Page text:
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How does, "tu n'en as qu'une" mean you only have one?

It is from the popular French novel, ta deuxième vie commence quand tu comprends que tu n'en as qu'une. It's driving me crazy.

February 27, 2018



"You have but one" would be the literal - and correct, if somewhat unusual - equivalent in English. "N'en" means you are referring to something previously mentioned (of them).


I'm guessing the main source of confusion here is the meaning of "en." This is a rather abstract descriptor that doesn't have any perfect equivalent in English. Using it before "avoir" will almost always give it a meaning relating to the quantity of something. Additionally, en cannot be used in this way unless a noun has been specified prior to its use. It more or less shows that the speaker is talking explicitly about quantity relating to the aforementioned noun ("vie" in the case of this sentence). Also, if "en" is used before "avoir", but there is no number afterwards, this means "some" or "any".

L'homme veut acheter des roses pour sa femme, mais il n'a pas assez d'argent pour lui en acheter. (This is just an example, but saying "pour lui en acheter" is redundant in this sentence)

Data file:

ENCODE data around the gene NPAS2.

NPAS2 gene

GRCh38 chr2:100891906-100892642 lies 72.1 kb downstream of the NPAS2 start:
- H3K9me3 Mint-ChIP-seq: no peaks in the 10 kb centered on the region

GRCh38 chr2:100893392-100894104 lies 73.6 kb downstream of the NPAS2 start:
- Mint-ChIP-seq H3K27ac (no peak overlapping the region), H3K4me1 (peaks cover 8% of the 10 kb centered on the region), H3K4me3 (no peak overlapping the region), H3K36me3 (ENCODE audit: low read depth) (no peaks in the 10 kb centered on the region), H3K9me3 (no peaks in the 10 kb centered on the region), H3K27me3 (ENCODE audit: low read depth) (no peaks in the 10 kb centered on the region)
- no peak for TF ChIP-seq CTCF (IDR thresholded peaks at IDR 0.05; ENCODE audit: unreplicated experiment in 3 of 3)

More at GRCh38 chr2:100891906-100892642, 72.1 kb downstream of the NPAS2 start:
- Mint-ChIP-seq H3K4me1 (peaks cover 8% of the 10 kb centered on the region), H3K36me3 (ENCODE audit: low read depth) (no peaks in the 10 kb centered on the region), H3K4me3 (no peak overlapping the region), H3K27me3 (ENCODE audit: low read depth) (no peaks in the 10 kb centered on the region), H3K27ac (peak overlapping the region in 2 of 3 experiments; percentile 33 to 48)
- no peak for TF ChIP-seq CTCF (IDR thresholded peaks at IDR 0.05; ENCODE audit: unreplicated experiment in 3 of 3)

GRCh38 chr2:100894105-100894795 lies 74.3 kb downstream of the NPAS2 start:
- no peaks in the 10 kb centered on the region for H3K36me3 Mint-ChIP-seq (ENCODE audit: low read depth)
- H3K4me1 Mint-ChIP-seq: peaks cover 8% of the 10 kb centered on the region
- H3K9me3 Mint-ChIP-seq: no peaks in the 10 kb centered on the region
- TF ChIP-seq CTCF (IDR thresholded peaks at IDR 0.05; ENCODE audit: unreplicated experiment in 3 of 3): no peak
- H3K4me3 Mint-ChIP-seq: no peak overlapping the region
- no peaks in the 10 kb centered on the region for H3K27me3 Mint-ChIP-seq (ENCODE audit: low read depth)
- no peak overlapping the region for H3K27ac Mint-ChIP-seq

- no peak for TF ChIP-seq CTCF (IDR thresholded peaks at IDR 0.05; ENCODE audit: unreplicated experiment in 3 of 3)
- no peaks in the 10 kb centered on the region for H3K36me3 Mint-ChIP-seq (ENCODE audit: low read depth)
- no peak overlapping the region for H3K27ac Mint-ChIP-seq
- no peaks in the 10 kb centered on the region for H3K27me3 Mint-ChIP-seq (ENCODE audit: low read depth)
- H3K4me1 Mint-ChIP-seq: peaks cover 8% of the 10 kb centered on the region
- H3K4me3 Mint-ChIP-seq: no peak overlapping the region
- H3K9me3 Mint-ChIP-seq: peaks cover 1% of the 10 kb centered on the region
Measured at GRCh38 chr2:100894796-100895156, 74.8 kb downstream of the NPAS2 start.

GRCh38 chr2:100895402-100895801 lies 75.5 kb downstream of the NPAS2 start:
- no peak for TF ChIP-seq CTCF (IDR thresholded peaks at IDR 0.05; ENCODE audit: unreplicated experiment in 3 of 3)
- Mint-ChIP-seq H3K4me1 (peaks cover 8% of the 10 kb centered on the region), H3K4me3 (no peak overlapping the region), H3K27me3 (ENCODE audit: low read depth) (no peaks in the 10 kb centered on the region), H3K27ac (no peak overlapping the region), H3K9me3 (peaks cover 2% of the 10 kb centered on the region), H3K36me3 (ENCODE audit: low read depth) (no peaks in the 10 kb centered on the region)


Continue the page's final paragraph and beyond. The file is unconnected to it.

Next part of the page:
The above sentence translates to "The man wants to by some roses for his wife, but he doesn't have enough money to buy her any."

I hope this helps :) If you still have questions, don't hesitate to ask.


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The construction "ne .. que" means "only", not "not", and can be confusing if you don't know it. "Tu n'as qu'une vie" means "you have only one life".


Oh, didn't see the quote at first. Yes, "Your second life begins when you understand that you have but one (that you only have one)", n'en referring back to life..

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